By Jason Menard
What’s in a name? When it comes to fans and their sports arenas, quite a bit. But unless fans are willing to dig a little deeper into their own pockets, perhaps they should take solace that the marquee outside has little impact on the product inside.
And that’s something that the citizens of London, Ontario need to keep in mind, with our curious case of preferring one brand over another.
The naming rights for the phenomenally successful John Labatt Centre are up for renewal, and the current title holders are interested in a 10-year agreement. Only instead of the existing name, they want to focus on their power brand – Budweiser – renaming the facility the Budweiser Gardens.
When it comes to sports, I’m a traditionalist. And a realist. Ideally, I’d love to see pristine sheets of ice free from advertising; I’d love my outfield walls to be covered in ivy, not branding; and I’d love for every little break in the action to not be sponsored by something or someone.
Realistically, I know that someone has to pay the bills. If marketers feel they’re getting the most bang for their buck lending their name to puck drops, first pitches, and venues, then more power to them.
All I care about is the game on the field of play – and how much it costs me to watch it.
Sure, I’d love to go back to the days when stadiums were named after iconic people from the sport’s past. Or generic terms like The Forum in Montreal. But – and, full disclaimer, I’m a corporate communications guy by day – I also understand the value of branding and promotion.
Branding is a fact of life. Every college football bowl is sponsored by someone – even the venerable Rose and Orange Bowls have title sponsorship attached to them. The principal tenants of the soon-to-be-formerly named JLC recently competed for the Memorial Cup – the MasterCard Memorial Cup. Then there are facilities like the Jobing.com Arena or theUniversityofPhoenix Stadium(what is it withArizonaand their love of Web companies?). Our Canadian soccer pitches are given over to brands like BMO and Saputo. So why is Bud any different?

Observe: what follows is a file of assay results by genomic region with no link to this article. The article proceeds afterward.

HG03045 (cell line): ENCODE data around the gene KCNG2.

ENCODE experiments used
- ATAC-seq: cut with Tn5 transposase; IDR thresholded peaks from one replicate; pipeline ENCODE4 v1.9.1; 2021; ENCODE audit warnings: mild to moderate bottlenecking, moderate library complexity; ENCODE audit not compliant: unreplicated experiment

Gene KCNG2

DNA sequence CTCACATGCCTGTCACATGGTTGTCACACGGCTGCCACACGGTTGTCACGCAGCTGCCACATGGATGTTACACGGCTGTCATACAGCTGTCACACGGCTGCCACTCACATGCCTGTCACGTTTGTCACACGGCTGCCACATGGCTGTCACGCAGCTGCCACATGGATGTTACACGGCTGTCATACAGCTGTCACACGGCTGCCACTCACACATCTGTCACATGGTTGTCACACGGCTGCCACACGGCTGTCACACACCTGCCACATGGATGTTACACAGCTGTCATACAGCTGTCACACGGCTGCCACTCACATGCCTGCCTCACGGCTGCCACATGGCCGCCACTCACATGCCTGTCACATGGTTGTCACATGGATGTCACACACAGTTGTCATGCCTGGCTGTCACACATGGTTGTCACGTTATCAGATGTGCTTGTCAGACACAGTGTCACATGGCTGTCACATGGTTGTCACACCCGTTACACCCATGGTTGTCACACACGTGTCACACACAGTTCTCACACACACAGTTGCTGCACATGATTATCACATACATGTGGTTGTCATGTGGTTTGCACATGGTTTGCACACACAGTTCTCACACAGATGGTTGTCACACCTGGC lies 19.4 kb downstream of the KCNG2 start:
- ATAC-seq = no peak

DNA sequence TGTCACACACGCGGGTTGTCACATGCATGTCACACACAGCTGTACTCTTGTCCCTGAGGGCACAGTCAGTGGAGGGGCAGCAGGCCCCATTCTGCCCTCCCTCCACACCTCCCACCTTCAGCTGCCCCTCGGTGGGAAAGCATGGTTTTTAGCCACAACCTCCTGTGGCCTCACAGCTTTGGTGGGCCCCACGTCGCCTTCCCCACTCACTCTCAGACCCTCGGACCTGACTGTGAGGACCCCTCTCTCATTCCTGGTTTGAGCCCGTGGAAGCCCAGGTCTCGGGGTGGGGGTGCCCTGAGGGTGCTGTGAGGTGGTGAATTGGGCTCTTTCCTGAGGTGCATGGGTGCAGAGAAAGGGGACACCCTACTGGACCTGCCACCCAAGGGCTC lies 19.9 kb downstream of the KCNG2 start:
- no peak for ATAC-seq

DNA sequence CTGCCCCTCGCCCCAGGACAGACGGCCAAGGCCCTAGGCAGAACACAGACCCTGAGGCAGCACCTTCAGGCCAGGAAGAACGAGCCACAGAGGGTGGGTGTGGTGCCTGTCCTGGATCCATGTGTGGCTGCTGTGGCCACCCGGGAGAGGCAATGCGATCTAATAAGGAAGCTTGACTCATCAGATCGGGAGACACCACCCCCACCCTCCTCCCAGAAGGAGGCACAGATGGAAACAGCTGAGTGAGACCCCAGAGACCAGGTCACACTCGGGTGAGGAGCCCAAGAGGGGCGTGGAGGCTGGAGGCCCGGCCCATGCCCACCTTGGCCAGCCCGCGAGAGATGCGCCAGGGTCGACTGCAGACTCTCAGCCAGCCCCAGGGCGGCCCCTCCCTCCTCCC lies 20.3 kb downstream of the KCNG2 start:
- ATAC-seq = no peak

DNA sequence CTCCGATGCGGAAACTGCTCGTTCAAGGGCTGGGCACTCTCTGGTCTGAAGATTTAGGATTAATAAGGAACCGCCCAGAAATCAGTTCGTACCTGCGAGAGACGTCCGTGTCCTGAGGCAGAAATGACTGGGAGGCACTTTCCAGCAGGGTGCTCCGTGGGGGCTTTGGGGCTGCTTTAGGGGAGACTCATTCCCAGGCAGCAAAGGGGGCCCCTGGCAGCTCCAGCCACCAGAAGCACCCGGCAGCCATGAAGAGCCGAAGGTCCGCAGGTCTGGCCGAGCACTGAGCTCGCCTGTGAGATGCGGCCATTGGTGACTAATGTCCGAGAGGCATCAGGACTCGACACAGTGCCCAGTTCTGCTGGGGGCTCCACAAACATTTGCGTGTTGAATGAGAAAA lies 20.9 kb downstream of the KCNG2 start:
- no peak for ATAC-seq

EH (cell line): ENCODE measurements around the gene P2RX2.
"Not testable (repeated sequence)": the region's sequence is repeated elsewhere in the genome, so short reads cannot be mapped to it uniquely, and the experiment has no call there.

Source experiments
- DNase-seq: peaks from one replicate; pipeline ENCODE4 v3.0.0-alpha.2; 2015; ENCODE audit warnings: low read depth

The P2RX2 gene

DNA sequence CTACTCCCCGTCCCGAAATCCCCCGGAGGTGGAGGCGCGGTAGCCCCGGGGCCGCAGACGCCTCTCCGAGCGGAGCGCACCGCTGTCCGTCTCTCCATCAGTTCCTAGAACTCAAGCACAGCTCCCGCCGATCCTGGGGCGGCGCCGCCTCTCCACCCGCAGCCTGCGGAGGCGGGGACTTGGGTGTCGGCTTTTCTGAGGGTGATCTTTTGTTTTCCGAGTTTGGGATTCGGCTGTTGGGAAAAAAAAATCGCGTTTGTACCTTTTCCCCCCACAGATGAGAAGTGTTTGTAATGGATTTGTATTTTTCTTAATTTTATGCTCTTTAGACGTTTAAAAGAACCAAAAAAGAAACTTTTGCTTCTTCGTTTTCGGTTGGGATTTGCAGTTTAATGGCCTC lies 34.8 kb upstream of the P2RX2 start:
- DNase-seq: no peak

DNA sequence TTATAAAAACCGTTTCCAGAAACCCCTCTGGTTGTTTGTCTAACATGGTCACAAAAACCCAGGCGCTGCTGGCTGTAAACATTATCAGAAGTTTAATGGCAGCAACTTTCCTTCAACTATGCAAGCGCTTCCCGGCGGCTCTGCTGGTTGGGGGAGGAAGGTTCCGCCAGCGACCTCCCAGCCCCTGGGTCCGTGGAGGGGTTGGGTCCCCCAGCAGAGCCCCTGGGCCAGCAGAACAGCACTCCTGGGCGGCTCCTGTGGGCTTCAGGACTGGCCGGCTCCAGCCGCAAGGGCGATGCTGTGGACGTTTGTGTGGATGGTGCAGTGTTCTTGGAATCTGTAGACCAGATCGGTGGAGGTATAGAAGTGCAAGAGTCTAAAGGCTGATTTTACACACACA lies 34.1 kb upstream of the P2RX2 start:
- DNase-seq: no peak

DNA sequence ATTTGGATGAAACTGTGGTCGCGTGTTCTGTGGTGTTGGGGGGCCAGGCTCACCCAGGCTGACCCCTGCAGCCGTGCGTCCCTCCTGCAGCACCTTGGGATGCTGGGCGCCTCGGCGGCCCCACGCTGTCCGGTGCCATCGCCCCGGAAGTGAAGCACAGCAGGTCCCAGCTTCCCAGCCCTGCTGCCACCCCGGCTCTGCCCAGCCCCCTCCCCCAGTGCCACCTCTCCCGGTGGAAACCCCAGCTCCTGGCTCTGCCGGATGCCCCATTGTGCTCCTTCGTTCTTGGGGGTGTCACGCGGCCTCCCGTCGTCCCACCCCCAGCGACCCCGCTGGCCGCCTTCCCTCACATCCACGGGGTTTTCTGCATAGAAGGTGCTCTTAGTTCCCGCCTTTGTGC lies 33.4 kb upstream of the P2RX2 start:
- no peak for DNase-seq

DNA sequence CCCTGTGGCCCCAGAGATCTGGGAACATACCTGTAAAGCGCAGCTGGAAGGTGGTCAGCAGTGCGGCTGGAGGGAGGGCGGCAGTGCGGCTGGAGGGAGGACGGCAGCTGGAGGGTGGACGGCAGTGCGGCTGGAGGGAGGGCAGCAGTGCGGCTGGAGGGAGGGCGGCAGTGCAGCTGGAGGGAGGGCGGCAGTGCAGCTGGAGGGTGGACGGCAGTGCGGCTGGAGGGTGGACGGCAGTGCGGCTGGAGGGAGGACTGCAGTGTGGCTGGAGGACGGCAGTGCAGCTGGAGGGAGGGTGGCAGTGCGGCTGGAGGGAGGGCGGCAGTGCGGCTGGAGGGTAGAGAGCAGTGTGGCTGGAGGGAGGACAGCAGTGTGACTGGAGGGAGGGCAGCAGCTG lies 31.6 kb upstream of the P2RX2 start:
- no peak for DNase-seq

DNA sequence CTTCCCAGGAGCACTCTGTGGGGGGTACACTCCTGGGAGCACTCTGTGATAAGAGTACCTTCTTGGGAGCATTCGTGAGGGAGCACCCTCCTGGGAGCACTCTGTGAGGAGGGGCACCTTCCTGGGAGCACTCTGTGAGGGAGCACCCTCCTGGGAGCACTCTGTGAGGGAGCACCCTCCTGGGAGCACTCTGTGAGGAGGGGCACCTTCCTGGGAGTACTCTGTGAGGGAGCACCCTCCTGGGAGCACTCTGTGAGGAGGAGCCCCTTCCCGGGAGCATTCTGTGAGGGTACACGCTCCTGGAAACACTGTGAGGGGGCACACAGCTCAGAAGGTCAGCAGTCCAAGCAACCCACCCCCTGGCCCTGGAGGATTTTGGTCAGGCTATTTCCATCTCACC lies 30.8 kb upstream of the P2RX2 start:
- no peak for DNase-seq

Budweiser Gardens is no worse or better than the Molson Centre, the Air Canada Centre, or Busch Stadium. (And be thankful that at least our local brewery doesn’t promote Schlitz). In fact, I’d like to think that the “Gardens” aspect is a nod to our venerable London Gardens– the initial home of the Knights.
There have also been some utterances about how Budweiser is an American beer. A) Who cares? And B) that so-called American beer represents 40 per cent of all the beer produced in our London facility. That American beer is paying for a whole lot of Canadian jobs.
And that American beer is helping to keep the costs down on your ticket.
Hockey is a gate-driven sport. And who funds that gate? You. The person walking through the doors and buying a ticket. Any brand sponsorship or advertising venture that helps to defray the cost is only good for you.
Yes, advertising can be offensive, but if it bothers you that much don’t go. We live in a wonderful free market and if enough people stop attending, then facilities will look at their practices. What people don’t seem to understand is that businesses aren’t in the business of upsetting their clientele. They’re in it to make money and part of that is providing a positive experience to their customers.
Think beer is too expensive? Then stop buying it. Think the hot dogs are overpriced? Then eat before or after the game. And if you think it’s wrong to call a venue the Budweiser Gardens, then don’t attend the games – nothing’s forcing you to attend and if the strength of your convictions is such, then you’re welcome to voice your displeasure with your wallet.
On the other hand, if you’re a fan of the facility and appreciate what it’s doing for the City of London, then this is a great way for you to show your support. Patronize the venue’s sponsors and let them know why. After all, businesses are in this game to garner customers and they’d love to know that they’re getting a return on their investment.
Simply put London, this Bud’s going to be for you – now it’s up to you to choose whether you like it or not. The idea of stadiums without branding attached is an increasingly antiquated one – and like any good antique, it’s going to cost you more to enjoy it.